The early church faced numerous challenges: distractions from the ministry, limited resources and divisive attitudes. Any one of these dangers could have destroyed this fledgling church. Christian camps face many of the same hazards today. To succeed, a ministry must successfully impact lives, pay its bills, and relate as a Christ-honoring community.
The young church in Jerusalem was comprised of Jews – all Jews; but in some eyes, not all Jews were created equal. Tension developed between the Hebraic Jews and the Hellenistic Jews; one people – two identities; similar needs – different approaches. The Hebraic Jews, those locals who were born and raised in Jerusalem, understood the culture, religion and language and were able to outmaneuver the Hellenistic Jews – those whose backgrounds were in the Greek culture, philosophy and language. The poor and needy Jews in the Hebraic community received the food they desired, but the destitute Hellenistic Jews were bypassed. This unequal distribution of the limited food supply created a division within the early church.
Scarce resources reveal people’s true loyalties. Limited food supplies and a growing number of hungry mouths became the point of contention between these two Jewish groups. The locals got theirs and the newbies were left out. “What’s best for me and mine?” trumped “What’s best for all of us?” Selfish desires came to light when the food supply ran low.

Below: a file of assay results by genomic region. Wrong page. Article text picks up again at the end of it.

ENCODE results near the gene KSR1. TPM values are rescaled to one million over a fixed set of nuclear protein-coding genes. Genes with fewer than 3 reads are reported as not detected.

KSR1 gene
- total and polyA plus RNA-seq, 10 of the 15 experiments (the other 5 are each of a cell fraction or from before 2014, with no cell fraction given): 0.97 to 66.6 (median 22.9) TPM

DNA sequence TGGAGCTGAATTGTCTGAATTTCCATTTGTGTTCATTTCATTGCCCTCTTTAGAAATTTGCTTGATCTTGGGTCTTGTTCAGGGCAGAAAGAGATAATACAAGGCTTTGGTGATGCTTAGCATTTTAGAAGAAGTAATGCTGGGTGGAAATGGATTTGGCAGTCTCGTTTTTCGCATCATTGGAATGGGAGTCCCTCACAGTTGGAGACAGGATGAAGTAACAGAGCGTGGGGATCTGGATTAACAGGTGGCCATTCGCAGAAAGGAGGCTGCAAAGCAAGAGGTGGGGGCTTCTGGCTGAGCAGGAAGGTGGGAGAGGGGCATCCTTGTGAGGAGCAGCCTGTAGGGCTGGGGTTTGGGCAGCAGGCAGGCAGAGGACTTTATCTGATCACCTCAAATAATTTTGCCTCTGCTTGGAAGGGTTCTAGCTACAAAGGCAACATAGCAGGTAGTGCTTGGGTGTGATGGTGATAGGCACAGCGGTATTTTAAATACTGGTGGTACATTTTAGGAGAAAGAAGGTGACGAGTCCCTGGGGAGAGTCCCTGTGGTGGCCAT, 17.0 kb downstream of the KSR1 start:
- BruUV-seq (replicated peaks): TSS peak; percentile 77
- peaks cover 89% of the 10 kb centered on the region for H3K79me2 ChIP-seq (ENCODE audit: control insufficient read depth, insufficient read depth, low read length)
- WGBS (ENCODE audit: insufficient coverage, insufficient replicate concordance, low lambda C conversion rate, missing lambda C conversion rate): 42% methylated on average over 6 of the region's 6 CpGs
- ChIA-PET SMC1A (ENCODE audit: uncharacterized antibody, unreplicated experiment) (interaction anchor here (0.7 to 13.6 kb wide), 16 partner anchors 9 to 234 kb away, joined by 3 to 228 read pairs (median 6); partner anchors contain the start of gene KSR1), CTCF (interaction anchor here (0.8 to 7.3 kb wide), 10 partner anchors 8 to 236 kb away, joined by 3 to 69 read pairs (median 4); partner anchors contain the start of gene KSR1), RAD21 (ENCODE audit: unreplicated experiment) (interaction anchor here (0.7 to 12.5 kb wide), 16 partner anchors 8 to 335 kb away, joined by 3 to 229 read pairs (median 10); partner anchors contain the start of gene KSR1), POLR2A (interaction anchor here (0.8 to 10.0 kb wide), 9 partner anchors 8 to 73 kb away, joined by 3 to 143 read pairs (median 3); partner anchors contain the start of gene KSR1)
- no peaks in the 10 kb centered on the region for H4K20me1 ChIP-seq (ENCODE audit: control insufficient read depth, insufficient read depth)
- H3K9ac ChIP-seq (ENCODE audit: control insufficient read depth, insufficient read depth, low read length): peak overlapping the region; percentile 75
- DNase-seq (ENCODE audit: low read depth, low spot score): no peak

The Apostles understood the danger they faced within the fragile coalition they were developing. They responded by calling a meeting and inviting everyone to participate. And they reviewed their commitment to focus on God’s Word. (Acts 6:2)
Next the Apostles involved the entire group by empowering them to select a task force to respond to the issue. The group selected seven people whose names are common in the Hellenistic world; in all likelihood they were members of the slighted, Hellenistic group. People with a vested interest in the problem were tasked to look for a solution.
The leaders of the early church recognized the danger of division and they confronted the issue head-on and openly. They included everyone in the problem-solving process; and they worked bottom up, not top down.
All ministries, but particularly Christian camps, must work to honor Paul’s directive, make every effort to keep the unity of the Spirit through the bond of peace. (Ephesians 4:3) Camp ministry often requires working long hours, living in close proximity, and blurred lines between family and work. These unique circumstances are exacerbated because camps are generally located in remote areas limiting outside relationships. Camp ministries are always in danger of imploding due to the loss of community.
Stay on task and fulfill the ministry, pay the bills, and make sure that Christian community is a priority by striving to keep the unity of the Spirit through the bond of peace.